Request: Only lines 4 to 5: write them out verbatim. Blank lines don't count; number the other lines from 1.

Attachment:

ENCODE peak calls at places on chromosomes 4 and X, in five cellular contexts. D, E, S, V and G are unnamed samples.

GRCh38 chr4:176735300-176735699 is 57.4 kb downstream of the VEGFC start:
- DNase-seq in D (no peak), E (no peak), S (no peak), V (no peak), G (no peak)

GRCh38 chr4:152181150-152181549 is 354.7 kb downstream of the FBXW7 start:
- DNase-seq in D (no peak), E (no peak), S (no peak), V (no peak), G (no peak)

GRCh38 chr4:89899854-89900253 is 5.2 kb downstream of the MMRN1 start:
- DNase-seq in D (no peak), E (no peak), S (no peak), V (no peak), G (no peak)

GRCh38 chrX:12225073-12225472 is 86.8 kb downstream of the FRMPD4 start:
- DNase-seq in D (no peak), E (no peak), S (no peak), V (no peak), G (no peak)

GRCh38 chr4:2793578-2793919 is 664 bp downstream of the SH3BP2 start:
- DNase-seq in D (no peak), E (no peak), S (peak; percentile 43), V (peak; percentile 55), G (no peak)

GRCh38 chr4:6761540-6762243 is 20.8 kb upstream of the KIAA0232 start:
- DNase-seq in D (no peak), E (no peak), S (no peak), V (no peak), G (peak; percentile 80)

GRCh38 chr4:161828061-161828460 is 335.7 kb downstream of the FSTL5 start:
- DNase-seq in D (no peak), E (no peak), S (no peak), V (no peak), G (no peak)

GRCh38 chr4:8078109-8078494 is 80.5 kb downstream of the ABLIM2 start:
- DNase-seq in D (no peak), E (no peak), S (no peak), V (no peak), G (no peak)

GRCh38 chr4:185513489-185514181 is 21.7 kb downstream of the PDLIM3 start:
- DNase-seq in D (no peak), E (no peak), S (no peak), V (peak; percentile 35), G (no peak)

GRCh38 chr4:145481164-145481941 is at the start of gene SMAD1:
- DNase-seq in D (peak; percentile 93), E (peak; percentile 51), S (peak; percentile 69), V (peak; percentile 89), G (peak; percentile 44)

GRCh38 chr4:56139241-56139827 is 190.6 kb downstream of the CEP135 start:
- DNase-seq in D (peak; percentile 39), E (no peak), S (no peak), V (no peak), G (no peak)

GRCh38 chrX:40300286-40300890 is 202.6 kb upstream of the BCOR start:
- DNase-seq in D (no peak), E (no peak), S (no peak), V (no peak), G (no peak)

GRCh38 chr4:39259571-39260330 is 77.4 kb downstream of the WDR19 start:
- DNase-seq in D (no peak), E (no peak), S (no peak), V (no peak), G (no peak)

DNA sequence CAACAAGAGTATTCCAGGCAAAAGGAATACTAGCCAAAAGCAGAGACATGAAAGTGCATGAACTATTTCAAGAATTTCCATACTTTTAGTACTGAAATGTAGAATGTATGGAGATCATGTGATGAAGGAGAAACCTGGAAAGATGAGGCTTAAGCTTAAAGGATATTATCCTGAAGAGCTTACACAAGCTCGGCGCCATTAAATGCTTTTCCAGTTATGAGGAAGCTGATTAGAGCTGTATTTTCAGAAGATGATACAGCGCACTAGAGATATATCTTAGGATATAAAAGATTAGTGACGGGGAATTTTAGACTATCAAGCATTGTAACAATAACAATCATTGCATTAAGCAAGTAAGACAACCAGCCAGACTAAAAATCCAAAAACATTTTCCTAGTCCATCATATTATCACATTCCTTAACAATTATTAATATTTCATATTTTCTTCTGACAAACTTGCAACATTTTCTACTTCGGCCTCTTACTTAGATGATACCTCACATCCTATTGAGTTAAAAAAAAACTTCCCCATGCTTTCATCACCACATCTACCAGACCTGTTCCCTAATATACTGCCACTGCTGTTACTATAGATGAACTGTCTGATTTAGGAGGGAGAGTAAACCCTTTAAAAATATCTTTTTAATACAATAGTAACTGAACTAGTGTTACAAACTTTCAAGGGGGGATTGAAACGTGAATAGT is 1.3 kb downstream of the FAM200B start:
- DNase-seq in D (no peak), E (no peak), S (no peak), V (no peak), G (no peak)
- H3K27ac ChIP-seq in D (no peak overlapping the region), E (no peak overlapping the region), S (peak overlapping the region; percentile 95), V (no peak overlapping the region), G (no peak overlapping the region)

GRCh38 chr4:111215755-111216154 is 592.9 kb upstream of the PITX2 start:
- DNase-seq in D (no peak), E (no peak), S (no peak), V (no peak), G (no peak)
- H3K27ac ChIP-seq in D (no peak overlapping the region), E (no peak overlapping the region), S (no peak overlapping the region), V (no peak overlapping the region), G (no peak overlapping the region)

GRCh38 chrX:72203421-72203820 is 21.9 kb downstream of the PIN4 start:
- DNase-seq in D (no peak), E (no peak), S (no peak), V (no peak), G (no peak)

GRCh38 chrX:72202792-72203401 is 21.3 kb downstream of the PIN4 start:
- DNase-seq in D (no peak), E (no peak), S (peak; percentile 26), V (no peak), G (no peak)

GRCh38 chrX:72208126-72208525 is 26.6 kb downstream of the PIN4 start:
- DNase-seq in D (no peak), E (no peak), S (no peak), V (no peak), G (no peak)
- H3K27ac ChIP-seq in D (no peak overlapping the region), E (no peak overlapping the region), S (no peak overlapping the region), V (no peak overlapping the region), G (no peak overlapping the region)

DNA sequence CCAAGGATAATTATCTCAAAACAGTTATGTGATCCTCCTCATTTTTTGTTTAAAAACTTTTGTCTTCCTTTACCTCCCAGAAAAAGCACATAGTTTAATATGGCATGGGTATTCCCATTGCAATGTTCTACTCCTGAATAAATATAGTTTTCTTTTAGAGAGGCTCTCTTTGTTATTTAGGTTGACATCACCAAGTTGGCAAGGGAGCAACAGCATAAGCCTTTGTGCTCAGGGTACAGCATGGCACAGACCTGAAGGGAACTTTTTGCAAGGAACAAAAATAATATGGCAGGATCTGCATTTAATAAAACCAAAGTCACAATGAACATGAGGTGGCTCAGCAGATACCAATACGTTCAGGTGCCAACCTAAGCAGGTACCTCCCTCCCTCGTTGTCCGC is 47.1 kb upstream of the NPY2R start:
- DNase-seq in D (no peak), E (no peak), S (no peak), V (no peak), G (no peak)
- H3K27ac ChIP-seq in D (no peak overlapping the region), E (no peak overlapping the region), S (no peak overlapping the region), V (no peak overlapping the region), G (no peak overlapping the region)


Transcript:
GRCh38 chr4:152181150-152181549 is 354.7 kb downstream of the FBXW7 start:
- DNase-seq in D (no peak), E (no peak), S (no peak), V (no peak), G (no peak)